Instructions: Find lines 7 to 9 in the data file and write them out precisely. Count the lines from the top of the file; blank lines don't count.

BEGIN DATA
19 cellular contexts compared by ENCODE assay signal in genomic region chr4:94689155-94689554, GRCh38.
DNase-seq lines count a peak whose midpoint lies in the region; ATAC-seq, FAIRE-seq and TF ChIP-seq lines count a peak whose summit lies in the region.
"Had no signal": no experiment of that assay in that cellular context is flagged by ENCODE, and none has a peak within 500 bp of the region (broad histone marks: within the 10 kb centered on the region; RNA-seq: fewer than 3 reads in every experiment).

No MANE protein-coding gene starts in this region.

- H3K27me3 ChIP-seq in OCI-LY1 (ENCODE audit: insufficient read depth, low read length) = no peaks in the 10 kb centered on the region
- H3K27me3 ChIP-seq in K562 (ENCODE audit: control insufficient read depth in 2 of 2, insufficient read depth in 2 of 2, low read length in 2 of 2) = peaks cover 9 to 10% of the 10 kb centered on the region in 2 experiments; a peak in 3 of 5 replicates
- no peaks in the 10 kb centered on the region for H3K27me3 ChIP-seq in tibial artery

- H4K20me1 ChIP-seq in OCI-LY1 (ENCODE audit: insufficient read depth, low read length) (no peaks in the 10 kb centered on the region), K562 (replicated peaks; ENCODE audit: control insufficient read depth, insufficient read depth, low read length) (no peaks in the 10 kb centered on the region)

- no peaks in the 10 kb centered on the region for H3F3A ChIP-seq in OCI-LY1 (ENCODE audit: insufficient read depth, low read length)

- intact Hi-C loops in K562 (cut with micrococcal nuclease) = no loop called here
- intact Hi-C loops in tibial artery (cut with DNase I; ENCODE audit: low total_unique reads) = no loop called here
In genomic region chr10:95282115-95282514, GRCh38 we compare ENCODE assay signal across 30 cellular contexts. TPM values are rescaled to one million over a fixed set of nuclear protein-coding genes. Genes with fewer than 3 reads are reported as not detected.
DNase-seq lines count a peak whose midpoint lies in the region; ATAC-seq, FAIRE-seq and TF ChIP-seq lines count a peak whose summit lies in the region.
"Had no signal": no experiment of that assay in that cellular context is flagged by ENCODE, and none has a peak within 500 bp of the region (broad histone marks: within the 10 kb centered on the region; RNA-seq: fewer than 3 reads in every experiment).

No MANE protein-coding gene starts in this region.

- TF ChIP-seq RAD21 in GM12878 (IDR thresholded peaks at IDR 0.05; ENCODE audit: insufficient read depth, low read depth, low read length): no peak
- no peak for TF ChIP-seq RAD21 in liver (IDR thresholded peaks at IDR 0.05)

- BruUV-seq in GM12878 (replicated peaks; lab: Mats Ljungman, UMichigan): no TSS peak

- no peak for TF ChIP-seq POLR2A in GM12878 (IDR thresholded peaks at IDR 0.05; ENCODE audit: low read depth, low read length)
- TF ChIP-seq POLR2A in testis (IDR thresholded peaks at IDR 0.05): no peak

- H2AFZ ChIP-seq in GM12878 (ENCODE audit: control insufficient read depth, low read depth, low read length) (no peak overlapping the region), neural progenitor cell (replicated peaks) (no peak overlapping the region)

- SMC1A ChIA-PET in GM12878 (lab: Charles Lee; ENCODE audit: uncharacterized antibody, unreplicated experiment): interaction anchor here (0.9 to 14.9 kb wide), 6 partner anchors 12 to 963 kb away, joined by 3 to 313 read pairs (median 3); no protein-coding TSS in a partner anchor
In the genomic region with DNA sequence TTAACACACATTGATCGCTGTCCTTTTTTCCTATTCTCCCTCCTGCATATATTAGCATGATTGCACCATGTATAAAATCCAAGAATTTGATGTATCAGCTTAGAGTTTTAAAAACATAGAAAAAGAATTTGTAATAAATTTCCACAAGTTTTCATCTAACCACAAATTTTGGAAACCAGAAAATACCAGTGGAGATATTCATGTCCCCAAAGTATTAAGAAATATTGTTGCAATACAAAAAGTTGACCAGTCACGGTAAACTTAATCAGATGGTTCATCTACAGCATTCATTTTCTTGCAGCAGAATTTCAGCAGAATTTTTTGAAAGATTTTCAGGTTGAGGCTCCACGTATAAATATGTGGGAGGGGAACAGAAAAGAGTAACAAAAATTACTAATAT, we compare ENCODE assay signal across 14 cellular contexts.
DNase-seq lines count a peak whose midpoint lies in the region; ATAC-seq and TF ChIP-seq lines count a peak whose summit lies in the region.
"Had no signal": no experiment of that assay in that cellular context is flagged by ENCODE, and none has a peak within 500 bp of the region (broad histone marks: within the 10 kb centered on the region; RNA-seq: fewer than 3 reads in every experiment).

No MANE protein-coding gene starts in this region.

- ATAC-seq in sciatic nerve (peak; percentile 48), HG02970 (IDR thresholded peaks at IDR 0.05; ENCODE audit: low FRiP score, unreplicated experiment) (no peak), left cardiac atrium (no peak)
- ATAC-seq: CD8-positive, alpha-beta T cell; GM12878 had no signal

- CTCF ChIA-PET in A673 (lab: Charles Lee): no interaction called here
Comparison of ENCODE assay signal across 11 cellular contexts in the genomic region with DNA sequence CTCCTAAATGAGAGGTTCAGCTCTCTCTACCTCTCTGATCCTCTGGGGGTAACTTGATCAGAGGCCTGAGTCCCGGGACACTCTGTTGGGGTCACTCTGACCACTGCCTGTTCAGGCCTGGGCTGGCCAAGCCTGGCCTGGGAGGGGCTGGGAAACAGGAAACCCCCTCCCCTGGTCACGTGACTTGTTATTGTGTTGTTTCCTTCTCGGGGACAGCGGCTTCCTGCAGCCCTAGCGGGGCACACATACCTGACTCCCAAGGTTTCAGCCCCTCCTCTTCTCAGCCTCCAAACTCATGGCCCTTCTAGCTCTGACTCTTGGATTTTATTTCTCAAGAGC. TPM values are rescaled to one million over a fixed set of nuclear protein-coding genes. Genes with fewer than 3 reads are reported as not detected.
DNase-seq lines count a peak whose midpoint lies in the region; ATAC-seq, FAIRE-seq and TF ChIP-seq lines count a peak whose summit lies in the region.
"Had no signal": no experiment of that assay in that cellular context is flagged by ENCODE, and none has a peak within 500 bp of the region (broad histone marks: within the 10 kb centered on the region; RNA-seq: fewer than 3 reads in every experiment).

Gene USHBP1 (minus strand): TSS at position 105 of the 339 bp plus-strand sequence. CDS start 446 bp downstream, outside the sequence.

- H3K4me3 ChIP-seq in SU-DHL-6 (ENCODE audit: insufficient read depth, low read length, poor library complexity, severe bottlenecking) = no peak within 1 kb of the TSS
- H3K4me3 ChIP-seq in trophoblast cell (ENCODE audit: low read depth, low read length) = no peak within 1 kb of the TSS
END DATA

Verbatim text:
- no peaks in the 10 kb centered on the region for H3K27me3 ChIP-seq in tibial artery

- H4K20me1 ChIP-seq in OCI-LY1 (ENCODE audit: insufficient read depth, low read length) (no peaks in the 10 kb centered on the region), K562 (replicated peaks; ENCODE audit: control insufficient read depth, insufficient read depth, low read length) (no peaks in the 10 kb centered on the region)

- no peaks in the 10 kb centered on the region for H3F3A ChIP-seq in OCI-LY1 (ENCODE audit: insufficient read depth, low read length)